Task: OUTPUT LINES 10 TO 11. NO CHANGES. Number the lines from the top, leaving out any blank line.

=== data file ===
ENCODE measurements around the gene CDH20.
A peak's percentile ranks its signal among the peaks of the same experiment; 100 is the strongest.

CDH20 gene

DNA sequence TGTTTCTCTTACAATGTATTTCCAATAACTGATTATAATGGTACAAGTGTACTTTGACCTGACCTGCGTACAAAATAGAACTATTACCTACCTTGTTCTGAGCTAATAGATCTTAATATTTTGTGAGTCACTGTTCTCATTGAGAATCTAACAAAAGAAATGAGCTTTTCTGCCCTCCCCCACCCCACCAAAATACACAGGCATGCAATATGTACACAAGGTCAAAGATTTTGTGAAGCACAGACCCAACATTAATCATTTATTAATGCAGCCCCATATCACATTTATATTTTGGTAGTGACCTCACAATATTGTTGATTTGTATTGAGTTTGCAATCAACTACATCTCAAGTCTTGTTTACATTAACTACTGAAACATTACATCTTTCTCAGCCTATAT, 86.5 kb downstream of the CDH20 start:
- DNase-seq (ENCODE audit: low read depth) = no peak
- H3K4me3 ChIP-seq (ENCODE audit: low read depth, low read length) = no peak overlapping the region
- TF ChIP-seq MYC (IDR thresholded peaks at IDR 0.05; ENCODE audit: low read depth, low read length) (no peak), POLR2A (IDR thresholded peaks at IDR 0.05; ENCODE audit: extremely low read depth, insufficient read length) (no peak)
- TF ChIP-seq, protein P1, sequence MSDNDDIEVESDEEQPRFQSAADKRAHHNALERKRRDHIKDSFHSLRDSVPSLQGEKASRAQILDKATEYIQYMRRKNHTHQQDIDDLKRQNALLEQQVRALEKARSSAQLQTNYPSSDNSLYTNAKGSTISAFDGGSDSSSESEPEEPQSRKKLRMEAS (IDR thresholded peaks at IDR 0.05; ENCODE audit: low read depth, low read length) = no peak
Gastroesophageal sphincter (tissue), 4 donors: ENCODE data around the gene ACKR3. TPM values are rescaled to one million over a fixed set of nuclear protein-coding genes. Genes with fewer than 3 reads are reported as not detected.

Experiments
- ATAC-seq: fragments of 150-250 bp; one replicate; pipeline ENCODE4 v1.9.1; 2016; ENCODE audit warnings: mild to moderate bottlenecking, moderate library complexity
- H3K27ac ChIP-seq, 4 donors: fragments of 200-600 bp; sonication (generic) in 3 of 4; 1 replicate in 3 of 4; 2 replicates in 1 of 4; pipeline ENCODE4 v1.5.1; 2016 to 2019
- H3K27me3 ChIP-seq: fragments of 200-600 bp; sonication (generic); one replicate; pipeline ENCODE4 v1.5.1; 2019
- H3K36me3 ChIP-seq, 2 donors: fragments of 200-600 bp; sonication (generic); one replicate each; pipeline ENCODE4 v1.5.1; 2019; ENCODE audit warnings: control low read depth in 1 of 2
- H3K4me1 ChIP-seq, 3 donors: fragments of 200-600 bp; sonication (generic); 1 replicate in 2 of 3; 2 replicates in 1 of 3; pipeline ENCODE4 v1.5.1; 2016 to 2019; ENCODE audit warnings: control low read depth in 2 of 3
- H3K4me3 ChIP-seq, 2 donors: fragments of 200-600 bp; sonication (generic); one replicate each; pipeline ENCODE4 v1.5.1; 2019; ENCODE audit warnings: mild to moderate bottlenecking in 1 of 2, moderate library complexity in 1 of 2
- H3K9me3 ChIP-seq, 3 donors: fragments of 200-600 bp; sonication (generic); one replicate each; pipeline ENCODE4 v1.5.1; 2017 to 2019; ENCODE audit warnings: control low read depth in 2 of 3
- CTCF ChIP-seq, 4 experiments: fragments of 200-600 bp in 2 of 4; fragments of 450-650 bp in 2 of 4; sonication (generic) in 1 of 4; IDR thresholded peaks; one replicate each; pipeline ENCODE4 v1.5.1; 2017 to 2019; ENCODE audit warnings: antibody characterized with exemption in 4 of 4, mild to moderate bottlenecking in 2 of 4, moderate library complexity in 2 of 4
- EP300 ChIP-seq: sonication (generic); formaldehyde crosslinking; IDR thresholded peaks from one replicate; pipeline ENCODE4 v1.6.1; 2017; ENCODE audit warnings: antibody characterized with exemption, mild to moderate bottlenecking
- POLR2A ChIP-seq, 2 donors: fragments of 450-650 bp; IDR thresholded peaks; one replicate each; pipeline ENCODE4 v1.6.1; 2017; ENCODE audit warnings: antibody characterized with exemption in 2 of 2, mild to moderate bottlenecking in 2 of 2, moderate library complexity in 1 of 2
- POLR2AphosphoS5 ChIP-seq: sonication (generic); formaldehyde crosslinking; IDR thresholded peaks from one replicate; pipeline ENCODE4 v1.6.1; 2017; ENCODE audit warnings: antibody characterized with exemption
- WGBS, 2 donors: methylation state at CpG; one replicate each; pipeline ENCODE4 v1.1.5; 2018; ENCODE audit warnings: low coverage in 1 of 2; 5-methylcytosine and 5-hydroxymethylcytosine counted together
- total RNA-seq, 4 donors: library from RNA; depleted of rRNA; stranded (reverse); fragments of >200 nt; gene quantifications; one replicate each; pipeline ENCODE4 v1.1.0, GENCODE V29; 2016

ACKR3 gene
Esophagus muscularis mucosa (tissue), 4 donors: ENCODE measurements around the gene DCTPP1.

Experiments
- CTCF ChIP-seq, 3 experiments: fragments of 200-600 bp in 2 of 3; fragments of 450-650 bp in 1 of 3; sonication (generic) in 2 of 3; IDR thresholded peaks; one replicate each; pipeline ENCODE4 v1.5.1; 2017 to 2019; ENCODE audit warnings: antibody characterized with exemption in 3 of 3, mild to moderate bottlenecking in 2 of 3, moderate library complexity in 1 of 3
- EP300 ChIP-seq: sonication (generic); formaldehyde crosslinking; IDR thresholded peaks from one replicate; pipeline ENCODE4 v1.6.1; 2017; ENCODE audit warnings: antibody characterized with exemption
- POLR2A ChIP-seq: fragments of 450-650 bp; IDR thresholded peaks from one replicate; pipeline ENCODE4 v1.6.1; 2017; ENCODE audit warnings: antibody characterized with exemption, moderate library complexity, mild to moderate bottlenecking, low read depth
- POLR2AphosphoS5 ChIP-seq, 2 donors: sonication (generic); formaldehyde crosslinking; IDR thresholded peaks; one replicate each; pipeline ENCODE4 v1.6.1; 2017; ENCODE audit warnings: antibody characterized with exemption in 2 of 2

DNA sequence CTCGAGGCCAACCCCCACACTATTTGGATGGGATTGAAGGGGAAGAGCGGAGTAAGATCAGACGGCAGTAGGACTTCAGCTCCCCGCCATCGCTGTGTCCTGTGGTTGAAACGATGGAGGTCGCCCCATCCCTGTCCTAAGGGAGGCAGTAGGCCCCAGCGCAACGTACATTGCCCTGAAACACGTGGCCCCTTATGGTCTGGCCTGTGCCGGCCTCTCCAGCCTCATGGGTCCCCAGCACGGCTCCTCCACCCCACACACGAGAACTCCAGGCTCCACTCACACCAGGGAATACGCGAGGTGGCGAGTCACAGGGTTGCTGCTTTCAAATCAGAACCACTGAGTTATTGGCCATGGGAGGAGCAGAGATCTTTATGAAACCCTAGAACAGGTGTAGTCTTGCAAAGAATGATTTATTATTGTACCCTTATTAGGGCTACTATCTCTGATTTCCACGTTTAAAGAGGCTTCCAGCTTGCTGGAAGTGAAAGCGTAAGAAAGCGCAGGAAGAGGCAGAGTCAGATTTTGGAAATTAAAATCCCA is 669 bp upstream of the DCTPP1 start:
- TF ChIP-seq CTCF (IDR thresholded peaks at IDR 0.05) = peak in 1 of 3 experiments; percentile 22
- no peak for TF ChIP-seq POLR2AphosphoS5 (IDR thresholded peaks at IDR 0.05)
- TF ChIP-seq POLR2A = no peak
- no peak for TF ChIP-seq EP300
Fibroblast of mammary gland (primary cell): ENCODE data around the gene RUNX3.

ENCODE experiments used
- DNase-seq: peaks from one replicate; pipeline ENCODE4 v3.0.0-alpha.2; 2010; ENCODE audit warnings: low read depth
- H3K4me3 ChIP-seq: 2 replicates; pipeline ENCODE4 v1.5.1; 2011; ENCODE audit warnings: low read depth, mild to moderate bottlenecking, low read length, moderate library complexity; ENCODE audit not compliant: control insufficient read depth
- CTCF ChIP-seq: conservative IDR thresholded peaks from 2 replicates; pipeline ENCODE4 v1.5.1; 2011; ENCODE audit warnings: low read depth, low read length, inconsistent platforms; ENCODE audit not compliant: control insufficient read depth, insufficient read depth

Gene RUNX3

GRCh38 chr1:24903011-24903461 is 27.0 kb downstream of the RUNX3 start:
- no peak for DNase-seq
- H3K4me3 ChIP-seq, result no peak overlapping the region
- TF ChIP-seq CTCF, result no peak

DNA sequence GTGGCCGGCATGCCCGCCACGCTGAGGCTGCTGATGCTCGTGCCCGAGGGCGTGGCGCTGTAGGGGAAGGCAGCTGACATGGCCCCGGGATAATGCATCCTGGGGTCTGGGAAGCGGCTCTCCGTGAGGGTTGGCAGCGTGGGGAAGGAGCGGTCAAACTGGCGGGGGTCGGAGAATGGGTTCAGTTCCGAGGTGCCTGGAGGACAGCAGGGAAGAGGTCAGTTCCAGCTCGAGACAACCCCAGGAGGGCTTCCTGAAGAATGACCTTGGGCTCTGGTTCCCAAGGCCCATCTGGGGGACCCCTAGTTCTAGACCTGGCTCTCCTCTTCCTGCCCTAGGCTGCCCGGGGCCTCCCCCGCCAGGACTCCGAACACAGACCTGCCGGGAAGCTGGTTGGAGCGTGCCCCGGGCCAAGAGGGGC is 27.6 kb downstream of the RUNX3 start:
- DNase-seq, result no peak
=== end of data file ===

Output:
Experiments
- ATAC-seq: fragments of 150-250 bp; one replicate; pipeline ENCODE4 v1.9.1; 2016; ENCODE audit warnings: mild to moderate bottlenecking, moderate library complexity